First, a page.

Small businesses in the West Midlands are not exploiting niche markets as well as they could because of a lack of resources, a panel of experts has warned.
The AXA Midlands Small business round- table brought together members of the small business community and representatives from the Birmingham Chamber of Commerce and the Asian Business Association to discuss some of the major issues affecting the region's small businesses.
The panel identified that small businesses were often unable to free managers from the day-to-day running of the firm in order to concentrate on strategic planning.
The speakers agreed the many small businesses operated in 'survival mode' which meant that opportunities to plan ahead were often missed.
John Anderson, head of SME markets at AXA, said one of the major concerns was that as more small businesses move into increasingly niche and transient sectors, there will be an increasing need for firms to spend more time researching possible new markets. He said: "Many small businesses are now operating in national and international markets and have been forced into niche provision by larger firms.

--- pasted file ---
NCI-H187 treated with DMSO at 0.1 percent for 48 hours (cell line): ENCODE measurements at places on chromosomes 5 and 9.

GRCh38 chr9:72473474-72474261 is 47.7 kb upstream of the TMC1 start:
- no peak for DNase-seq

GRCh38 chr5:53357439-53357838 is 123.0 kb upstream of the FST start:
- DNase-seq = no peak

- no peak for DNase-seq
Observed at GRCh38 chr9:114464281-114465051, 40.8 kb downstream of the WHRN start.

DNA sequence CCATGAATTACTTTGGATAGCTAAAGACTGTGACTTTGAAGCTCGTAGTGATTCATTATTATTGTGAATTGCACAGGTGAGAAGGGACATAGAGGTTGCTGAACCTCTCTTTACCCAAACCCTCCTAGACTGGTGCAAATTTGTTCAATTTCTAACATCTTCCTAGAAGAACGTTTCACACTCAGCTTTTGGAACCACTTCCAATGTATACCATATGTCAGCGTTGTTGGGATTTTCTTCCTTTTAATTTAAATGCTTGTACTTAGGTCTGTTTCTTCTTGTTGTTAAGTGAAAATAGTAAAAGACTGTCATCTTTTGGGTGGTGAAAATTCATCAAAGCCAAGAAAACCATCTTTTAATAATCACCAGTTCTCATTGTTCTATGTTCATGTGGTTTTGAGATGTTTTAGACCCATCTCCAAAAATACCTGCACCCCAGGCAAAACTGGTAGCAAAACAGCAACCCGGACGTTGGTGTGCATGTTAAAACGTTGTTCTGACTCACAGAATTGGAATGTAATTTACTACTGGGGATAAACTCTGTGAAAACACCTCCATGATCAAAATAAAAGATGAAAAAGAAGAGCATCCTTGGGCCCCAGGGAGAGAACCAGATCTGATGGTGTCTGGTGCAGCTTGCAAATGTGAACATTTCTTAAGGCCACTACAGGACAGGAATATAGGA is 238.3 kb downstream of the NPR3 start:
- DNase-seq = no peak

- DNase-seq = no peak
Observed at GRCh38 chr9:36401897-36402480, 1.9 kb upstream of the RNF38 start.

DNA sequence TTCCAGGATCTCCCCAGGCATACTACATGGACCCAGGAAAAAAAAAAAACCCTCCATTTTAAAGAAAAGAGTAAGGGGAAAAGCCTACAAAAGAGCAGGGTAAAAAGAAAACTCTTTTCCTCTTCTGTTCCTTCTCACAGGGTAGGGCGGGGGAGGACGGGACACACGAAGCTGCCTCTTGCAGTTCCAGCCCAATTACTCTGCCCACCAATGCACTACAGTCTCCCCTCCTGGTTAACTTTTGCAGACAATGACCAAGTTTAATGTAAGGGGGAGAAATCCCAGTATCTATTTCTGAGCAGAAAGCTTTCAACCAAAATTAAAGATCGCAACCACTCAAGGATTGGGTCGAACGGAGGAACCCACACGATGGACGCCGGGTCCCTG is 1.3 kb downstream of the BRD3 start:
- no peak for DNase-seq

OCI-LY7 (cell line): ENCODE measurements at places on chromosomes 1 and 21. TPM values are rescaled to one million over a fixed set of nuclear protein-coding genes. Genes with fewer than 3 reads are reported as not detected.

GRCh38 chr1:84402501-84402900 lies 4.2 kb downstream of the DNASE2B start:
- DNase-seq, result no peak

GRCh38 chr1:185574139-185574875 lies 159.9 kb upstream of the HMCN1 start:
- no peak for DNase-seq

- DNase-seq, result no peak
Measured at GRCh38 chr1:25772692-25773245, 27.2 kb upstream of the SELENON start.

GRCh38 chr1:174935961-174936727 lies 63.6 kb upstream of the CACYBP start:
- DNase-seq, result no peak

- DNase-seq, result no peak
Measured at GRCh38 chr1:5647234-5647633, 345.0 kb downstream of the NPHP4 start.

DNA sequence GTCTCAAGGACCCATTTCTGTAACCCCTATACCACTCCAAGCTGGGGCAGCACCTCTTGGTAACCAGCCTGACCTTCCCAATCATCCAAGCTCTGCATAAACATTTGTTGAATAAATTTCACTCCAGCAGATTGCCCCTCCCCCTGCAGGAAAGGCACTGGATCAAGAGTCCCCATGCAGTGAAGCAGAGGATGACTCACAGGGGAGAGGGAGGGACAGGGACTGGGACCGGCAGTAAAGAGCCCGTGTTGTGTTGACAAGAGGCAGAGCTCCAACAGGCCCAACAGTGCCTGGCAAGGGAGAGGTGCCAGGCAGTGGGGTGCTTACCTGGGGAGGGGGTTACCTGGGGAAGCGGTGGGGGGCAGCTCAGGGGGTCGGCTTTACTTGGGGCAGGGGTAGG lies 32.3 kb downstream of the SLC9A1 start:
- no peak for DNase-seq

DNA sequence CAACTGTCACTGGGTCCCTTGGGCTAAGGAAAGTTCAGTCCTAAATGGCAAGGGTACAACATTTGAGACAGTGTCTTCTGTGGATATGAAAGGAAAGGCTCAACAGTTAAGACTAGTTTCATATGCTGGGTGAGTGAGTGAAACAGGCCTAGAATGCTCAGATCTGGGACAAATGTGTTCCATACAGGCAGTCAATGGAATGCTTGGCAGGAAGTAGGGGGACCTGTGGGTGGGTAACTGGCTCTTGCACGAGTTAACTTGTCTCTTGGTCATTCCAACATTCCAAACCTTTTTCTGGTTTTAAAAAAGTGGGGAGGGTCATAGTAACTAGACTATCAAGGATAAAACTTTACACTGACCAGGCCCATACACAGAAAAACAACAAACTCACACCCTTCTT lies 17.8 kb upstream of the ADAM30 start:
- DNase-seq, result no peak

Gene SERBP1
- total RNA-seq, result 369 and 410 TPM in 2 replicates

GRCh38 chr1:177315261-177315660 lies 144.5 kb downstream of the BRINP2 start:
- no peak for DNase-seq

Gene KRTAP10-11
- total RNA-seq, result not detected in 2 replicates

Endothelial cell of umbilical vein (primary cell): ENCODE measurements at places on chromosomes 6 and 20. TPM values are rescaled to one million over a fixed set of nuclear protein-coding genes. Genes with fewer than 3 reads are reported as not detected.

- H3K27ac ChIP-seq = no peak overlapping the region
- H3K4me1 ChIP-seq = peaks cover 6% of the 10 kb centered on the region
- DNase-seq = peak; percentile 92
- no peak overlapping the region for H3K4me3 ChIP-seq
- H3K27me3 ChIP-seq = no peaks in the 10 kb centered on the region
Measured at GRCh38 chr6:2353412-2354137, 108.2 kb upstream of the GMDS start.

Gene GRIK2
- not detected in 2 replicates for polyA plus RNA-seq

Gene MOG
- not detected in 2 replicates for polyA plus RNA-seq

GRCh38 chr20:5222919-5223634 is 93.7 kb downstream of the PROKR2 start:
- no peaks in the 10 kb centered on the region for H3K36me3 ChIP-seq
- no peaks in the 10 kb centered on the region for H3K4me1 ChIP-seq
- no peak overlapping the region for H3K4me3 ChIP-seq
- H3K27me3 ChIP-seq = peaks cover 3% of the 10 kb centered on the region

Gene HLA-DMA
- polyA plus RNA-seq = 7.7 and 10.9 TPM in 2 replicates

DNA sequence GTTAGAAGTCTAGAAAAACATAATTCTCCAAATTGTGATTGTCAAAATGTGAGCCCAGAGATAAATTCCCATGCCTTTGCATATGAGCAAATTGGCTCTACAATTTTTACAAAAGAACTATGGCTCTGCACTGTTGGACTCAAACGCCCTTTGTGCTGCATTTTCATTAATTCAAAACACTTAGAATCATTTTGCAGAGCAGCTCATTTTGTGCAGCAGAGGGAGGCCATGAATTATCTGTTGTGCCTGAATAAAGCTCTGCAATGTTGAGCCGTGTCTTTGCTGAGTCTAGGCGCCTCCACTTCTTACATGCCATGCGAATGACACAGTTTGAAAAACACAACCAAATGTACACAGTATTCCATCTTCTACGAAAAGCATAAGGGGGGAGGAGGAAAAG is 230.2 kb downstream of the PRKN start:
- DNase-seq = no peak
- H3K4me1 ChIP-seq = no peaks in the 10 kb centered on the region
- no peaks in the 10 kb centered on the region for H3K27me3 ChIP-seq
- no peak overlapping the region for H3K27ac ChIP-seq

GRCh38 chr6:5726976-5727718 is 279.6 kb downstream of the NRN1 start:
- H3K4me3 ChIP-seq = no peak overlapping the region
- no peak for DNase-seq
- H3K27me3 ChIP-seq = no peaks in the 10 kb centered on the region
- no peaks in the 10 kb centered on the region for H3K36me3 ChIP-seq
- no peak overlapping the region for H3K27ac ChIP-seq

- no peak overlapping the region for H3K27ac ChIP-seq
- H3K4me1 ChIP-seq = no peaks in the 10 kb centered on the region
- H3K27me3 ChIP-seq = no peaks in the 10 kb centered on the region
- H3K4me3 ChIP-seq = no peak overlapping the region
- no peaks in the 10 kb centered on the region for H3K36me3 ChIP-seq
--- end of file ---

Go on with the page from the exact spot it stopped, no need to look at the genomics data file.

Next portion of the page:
"However, it is also clear that most have insufficient contingency plans to cope with a market downturn.
"For example, would small businesses in the Rover supply chain have suffered to the extent they have if they had more capacity to plan and diversify?"
Other issues discussed by the panel included the need for local business to form better links with schools and colleges. Discussion also took place on how small businesses respond to an ageing workforce and the need to form industry bodies that will effectively develop and stimulate markets.
Another central issue raised by the panel was a lack of sufficient recruitment skills in small businesses, to ensure that they get exactly the right person needed for the position.
Mr Anderson said: "Many SME owners don't train to be managers or businessmen. Most either develop their business from a interest or idea, and some inherit the firm. Those owners who find themselves in this position often just 'get by' without getting further training or support."
The panel called upon local bodies supporting small businesses, such as the chambers of commerce, to make access to training and support easier to help owners of SMEs produce a strategic plans that will allow them to diversify.
"So often, when something goes wrong with a particular industry, local government and supporting bodies end up firefighting. These organisations need to work closer together."